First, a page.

Heijningen's affinity for the 1982 The Thing is evident. Common sets and elements have been constructed in such a way that they match. Fans of the Carpenter production will likely be pleased by the prequel, which does everything necessary to set up the earlier film except introduce Kurt Russell's character (contrary to some rumors, Russell does not appear in any fashion during the 2011 The Thing). There's more than a little Alien in The Thing, as well, with monstrous creatures hiding in shadows, creepy things scuttling across the floor, and even something strangely reminiscent of a face hugger. Although special effects are considerably more advanced than what was available thirty years ago, Heijningen mimics the general look and feel of creature work circa 1982. If the movie seems more gory than is the norm, that's probably because there's less CGI and more old-school fakery than we are accustomed to these days.

Perhaps the most obvious nod to Alien is the decision to make the lead a strong, ass-kicking female character. Not since Alan Grant has a paleontologist gotten involved in this many action scenes. It would be unfair to call Mary Elizabeth Winstead's Kate a watered-down Ellen Ripley, but there are similarities, not the least of which is the manner in which Kate emerges from the ensemble to seize control rather than transforming into a damsel in distress. She's a take-charge, Type A woman who shows more determination and grit than the men surrounding her. When a burly guy with a flamethrower hesitates, her shout of "Burn him!" shocks him into action. Later, when she's packing the flamethrower, she doesn't pause before torching a human-appearing creature. Winstead is the lone standout in a cast comprised of character actors and unfamiliar faces. I suppose it's possible to argue she's too attractive to be a convincing action star, but I believed her.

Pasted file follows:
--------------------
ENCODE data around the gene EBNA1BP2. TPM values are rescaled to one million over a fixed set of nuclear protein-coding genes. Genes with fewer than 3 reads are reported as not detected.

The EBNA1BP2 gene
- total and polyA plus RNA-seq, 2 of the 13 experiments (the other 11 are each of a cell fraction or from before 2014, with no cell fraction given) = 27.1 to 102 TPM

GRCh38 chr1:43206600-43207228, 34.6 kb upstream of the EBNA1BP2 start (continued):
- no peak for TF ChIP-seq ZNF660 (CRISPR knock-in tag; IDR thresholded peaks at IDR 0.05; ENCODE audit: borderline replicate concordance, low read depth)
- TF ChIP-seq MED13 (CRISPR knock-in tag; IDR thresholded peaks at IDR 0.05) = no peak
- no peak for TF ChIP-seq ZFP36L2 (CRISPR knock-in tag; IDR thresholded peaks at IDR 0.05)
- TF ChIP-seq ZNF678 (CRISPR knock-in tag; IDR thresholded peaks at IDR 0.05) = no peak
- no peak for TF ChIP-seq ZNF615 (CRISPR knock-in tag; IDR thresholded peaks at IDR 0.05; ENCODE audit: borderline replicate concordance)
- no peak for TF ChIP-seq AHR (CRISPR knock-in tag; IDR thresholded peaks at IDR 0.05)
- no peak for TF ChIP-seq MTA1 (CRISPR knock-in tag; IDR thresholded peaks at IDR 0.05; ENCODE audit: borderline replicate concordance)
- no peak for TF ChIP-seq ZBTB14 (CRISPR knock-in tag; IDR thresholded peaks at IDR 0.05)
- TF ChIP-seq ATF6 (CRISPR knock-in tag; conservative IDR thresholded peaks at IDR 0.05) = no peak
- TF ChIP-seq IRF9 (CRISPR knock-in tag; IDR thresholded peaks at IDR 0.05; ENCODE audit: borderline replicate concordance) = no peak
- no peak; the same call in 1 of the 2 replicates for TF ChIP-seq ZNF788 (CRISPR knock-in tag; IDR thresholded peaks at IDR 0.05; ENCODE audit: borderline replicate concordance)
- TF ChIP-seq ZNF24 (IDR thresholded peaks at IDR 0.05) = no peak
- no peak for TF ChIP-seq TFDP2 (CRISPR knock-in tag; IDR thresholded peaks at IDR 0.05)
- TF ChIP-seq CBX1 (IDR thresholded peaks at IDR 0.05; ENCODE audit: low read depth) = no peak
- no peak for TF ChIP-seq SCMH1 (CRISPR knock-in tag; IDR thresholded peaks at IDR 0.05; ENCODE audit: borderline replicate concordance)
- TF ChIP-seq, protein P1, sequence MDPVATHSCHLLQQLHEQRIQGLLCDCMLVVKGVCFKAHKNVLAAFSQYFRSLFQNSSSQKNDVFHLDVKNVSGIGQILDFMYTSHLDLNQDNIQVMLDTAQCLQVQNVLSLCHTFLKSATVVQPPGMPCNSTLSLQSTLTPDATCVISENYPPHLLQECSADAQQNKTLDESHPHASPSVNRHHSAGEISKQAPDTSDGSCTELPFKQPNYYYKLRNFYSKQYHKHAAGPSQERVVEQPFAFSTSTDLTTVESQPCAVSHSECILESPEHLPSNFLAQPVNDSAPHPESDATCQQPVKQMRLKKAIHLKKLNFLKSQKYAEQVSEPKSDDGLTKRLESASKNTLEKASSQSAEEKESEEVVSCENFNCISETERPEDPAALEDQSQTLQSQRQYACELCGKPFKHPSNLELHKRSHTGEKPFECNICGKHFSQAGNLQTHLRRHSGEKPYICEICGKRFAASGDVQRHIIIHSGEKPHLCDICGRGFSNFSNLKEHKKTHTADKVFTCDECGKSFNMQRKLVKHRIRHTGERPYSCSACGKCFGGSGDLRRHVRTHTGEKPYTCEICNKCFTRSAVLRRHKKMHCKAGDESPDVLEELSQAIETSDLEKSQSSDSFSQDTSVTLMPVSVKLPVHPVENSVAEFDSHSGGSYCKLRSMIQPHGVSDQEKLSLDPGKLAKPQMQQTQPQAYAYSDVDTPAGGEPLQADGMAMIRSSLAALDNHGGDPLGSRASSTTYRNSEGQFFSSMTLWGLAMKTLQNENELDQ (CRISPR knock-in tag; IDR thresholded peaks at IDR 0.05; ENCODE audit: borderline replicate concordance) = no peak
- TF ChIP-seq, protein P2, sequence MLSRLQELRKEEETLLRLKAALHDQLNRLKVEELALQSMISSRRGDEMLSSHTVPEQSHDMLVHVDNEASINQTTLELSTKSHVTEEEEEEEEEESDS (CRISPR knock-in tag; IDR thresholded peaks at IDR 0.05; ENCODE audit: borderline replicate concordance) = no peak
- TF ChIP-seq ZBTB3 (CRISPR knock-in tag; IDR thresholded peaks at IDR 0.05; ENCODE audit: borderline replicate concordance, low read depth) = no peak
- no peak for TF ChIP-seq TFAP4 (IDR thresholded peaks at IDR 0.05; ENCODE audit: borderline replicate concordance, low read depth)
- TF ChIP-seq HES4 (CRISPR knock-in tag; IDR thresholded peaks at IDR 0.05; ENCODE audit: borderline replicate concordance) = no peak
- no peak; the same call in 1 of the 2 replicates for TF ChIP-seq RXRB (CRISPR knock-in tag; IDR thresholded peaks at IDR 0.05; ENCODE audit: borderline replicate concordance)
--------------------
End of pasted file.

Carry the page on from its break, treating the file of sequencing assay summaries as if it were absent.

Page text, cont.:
Perhaps the best aspect of The Thing is that it does nothing to tarnish the reputation of its predecessor. It exists as a worthy extension, not an insult to the memory of a cult classic. It offers a similar overall experience without replicating styles and situations. My biggest complaint relates to the unsatisfying nature of one character's fate - the need to dovetail the end of the 2011 prequel to the beginning of the 1982 movie leaves us hanging in one important instance. The loose threads at the end of Carpenter's film were appropriate; here, they seem sloppy. As monster movies go, however, this one is better than the drivel we are normally subjected to and, by taking itself seriously (rather than adding comedic punctuation), it allows for tension and scares.